Monthly Archives: February 2015

Subject authority

This is a new concept for me. So I am really parking a link here with a quick description so I can come back to it later on.

The concept is that a teacher’s subject knowledge gives them the authority to teach a subject.

I first came across this idea when I was on my first day of teaching observation and I was talking to a teacher about my worries about my lack of knowledge of computer programming. An experienced teacher said in response that kids do detect a teacher’s depth of knowledge and problems can arise. It’s as if the little darlings are challenging teachers to be experts and if they find them wanting they start playing up.

It is also the subject of this book, Authority and the Teacher, by William Kitchen,  I found being reviewed in spiked

The central premise of his book is his claim that ‘the development of knowledge 
requires a submission to the authority of a master expert: the teacher’. Kitchen argues that it is the teacher’s authority that makes imparting knowledge possible; in the 
absence of authority, teaching becomes simply facilitation and knowledge becomes 
inaccessible. He is careful to delineate authority from power, and he locates teachers’ authority within their own subject knowledge, which in turn is substantiated and held in check through membership of a disciplinary community. Without ‘the authority of the community and the practice,’ he argues, the notion of ‘correctness’ loses its meaning 
and there is no longer any sense to the passing of educational judgements.

Those words “simply facilitation” bring back memories of teaching some classes in Spain. We were instructed to only teach conversation and not to do grammar. And I remember one class of adults who got me into a mess when we started talking about the conditionals. It was then that I realised I did not know my English grammar sufficiently well and I started to struggle and get confused by my lack of knowledge of English grammar. Not a nice experience!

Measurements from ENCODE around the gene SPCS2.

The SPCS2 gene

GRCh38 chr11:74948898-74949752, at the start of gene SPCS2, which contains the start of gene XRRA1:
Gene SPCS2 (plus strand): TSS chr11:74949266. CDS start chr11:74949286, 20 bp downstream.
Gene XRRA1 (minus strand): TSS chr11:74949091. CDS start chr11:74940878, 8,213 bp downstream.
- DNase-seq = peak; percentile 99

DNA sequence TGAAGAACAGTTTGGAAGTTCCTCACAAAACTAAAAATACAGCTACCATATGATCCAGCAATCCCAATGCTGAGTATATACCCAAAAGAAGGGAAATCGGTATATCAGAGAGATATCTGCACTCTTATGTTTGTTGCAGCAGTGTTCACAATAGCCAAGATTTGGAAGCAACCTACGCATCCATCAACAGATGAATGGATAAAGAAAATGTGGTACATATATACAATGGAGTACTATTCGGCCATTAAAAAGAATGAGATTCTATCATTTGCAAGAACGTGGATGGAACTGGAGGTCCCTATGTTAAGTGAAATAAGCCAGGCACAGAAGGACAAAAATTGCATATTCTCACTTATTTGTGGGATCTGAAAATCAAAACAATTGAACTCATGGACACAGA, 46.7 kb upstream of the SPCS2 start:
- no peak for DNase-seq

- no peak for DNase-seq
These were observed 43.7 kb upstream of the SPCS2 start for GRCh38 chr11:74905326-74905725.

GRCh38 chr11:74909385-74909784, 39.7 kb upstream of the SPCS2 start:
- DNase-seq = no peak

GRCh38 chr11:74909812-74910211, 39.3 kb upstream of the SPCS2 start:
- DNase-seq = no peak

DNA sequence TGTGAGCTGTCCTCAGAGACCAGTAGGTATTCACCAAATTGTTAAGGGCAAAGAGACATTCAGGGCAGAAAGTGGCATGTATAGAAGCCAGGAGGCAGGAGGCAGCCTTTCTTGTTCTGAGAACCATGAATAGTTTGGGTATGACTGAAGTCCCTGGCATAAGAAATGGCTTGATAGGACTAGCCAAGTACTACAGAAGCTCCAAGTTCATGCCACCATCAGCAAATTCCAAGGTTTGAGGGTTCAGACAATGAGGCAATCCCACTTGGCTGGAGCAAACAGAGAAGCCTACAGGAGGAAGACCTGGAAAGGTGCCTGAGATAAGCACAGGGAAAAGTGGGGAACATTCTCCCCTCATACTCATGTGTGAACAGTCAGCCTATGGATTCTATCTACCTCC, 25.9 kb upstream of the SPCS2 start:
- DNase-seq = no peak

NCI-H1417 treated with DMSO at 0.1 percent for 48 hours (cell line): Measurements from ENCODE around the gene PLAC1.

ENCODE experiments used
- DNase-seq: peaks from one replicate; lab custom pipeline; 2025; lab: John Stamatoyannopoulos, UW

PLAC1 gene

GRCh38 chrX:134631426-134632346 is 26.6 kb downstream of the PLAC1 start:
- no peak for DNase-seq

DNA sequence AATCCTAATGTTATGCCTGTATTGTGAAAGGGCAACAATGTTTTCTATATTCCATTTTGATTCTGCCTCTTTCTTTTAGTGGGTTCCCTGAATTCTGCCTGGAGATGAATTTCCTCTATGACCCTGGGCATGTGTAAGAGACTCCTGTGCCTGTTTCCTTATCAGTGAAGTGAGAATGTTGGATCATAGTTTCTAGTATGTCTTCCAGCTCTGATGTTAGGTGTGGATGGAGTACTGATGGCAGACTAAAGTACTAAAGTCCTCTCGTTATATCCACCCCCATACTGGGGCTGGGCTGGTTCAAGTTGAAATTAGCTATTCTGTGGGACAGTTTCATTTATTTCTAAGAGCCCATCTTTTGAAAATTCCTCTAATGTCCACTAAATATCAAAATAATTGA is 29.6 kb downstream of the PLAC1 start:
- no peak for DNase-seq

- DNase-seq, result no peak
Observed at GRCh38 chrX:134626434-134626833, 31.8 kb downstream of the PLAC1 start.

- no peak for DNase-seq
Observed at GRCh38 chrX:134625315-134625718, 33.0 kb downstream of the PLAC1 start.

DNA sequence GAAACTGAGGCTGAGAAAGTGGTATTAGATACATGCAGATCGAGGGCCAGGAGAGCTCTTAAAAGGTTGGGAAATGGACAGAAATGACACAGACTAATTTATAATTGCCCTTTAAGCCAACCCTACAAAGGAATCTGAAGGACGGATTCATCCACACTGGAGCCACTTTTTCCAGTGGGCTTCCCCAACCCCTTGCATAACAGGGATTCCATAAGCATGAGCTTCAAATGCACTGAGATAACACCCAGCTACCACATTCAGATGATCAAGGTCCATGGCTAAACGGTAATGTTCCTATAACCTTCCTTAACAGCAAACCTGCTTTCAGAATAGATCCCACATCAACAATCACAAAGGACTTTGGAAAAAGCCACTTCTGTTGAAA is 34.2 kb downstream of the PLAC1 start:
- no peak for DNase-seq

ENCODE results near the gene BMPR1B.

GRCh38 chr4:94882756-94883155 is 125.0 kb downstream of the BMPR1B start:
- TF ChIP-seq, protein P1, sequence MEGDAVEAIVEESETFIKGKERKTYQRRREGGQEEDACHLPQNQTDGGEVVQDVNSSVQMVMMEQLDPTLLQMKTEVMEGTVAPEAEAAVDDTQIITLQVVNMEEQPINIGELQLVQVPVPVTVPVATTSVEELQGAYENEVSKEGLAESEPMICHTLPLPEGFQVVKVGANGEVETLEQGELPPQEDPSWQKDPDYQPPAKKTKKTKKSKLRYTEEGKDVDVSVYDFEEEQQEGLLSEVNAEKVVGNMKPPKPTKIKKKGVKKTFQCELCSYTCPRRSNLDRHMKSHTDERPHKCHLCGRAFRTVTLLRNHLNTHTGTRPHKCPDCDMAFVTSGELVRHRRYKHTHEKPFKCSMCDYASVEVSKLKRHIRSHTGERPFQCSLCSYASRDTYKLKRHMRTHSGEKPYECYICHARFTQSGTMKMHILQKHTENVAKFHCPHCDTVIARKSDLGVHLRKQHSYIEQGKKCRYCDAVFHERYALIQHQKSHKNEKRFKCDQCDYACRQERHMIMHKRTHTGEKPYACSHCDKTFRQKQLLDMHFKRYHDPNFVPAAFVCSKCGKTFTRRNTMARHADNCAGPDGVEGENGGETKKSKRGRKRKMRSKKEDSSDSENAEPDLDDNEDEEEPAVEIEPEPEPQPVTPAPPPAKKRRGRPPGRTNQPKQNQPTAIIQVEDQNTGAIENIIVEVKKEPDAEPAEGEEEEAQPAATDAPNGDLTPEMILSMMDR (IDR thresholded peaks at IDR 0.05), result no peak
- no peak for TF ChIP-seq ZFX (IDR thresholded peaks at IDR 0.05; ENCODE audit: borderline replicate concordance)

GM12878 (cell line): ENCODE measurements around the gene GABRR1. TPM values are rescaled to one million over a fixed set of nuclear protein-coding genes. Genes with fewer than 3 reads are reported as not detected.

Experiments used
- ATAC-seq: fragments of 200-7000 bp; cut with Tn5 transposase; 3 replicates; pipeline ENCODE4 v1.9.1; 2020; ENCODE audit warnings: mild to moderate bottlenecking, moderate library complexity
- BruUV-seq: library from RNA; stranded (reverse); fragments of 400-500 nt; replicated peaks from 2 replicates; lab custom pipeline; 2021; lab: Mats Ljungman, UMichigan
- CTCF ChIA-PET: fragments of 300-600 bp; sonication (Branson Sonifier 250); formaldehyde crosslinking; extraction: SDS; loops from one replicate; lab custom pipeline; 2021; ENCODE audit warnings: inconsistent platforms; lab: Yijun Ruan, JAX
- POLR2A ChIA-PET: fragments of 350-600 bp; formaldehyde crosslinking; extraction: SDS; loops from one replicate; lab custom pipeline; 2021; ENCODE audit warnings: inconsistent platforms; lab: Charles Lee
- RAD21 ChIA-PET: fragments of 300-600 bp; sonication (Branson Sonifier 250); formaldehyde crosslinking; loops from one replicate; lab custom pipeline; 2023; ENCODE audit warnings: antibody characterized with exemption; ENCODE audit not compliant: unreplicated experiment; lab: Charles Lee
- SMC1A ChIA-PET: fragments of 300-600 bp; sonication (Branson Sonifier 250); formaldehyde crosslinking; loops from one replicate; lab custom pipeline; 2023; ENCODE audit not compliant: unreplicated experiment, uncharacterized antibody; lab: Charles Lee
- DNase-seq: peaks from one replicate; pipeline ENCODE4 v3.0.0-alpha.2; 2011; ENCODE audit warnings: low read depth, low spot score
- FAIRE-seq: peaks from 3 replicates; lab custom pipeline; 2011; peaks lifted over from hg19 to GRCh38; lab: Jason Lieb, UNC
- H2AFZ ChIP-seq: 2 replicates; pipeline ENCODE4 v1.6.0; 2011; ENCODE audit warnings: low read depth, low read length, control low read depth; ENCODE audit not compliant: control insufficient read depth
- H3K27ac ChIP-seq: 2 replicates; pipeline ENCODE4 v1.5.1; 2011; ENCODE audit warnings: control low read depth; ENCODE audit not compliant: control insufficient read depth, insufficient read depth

I also remember what my frind Gavin said to me when he heard I was going to train to be a teacher. He sent me an email telling me about three teachers he remembered from his time at school. He recalled their individual teaching styles and subject knowledge of French. He remembered a primary school head who let him study French, instead of other subjects. He  particularly his A level teacher who taught him how French was really spoken. Gavin went on to be a French / English translator.

He was inspired by these teachers’ knowledge of the subject and their inspired methods to teach it.

Seven myths about education – Daisy Christodoulou

This little book – Seven Myths about Education – has received some attention from reviewers – herehere and here and appears to have caused a minor stir.

I have managed to get a copy from the library and have read the intro and first two chapters.

I will give my reaction to the books message later.

For now I want to deal with how the book deals with evidence and theory. This book has been accused of putting up straw men to easily knock down. And in the reviews above you will find elements of those accusations.

So I was prepared for a book that might annoy me with an over simplistic positioning of the myth makers. And what I got was a much better thing. Each chapter is neatly organised into three parts:

  1. Theoretical evidence
  2. Modern practice
  3. Why is it a myth?